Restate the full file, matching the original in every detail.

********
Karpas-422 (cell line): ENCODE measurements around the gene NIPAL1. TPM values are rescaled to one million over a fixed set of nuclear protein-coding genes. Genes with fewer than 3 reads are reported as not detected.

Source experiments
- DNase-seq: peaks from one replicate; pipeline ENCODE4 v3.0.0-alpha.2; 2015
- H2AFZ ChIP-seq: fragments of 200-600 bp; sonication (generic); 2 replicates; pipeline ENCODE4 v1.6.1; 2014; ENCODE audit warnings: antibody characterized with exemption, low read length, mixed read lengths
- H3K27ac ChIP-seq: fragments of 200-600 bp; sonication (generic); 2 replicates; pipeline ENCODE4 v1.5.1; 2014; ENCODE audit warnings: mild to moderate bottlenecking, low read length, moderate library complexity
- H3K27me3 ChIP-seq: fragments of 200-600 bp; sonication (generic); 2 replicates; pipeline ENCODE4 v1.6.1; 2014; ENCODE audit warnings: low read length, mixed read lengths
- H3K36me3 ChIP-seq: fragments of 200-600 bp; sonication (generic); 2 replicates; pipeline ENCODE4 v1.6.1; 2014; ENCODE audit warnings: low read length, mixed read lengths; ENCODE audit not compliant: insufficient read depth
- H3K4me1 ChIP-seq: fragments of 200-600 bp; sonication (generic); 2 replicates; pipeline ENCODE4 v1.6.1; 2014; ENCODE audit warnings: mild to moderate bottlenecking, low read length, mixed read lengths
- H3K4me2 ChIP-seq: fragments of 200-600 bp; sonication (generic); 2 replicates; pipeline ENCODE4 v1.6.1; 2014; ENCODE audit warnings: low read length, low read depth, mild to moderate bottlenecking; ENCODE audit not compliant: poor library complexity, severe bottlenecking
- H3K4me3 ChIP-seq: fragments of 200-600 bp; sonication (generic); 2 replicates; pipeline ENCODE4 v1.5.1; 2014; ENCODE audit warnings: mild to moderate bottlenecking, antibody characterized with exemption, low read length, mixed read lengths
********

Karpas-422 (cell line): ENCODE measurements around the gene NIPAL1. TPM values are rescaled to one million over a fixed set of nuclear protein-coding genes. Genes with fewer than 3 reads are reported as not detected.

Source experiments
- DNase-seq: peaks from one replicate; pipeline ENCODE4 v3.0.0-alpha.2; 2015
- H2AFZ ChIP-seq: fragments of 200-600 bp; sonication (generic); 2 replicates; pipeline ENCODE4 v1.6.1; 2014; ENCODE audit warnings: antibody characterized with exemption, low read length, mixed read lengths
- H3K27ac ChIP-seq: fragments of 200-600 bp; sonication (generic); 2 replicates; pipeline ENCODE4 v1.5.1; 2014; ENCODE audit warnings: mild to moderate bottlenecking, low read length, moderate library complexity
- H3K27me3 ChIP-seq: fragments of 200-600 bp; sonication (generic); 2 replicates; pipeline ENCODE4 v1.6.1; 2014; ENCODE audit warnings: low read length, mixed read lengths
- H3K36me3 ChIP-seq: fragments of 200-600 bp; sonication (generic); 2 replicates; pipeline ENCODE4 v1.6.1; 2014; ENCODE audit warnings: low read length, mixed read lengths; ENCODE audit not compliant: insufficient read depth
- H3K4me1 ChIP-seq: fragments of 200-600 bp; sonication (generic); 2 replicates; pipeline ENCODE4 v1.6.1; 2014; ENCODE audit warnings: mild to moderate bottlenecking, low read length, mixed read lengths
- H3K4me2 ChIP-seq: fragments of 200-600 bp; sonication (generic); 2 replicates; pipeline ENCODE4 v1.6.1; 2014; ENCODE audit warnings: low read length, low read depth, mild to moderate bottlenecking; ENCODE audit not compliant: poor library complexity, severe bottlenecking
- H3K4me3 ChIP-seq: fragments of 200-600 bp; sonication (generic); 2 replicates; pipeline ENCODE4 v1.5.1; 2014; ENCODE audit warnings: mild to moderate bottlenecking, antibody characterized with exemption, low read length, mixed read lengths